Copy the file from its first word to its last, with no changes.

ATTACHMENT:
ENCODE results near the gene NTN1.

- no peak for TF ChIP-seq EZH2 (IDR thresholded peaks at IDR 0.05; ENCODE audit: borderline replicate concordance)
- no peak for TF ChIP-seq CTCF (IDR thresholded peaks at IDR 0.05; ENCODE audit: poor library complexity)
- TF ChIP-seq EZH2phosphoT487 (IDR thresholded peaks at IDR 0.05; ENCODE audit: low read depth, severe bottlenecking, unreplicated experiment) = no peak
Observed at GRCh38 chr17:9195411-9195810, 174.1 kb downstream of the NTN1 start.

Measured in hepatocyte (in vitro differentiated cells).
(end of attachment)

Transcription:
ENCODE results near the gene NTN1.

- no peak for TF ChIP-seq EZH2 (IDR thresholded peaks at IDR 0.05; ENCODE audit: borderline replicate concordance)
- no peak for TF ChIP-seq CTCF (IDR thresholded peaks at IDR 0.05; ENCODE audit: poor library complexity)
- TF ChIP-seq EZH2phosphoT487 (IDR thresholded peaks at IDR 0.05; ENCODE audit: low read depth, severe bottlenecking, unreplicated experiment) = no peak
Observed at GRCh38 chr17:9195411-9195810, 174.1 kb downstream of the NTN1 start.

Measured in hepatocyte (in vitro differentiated cells).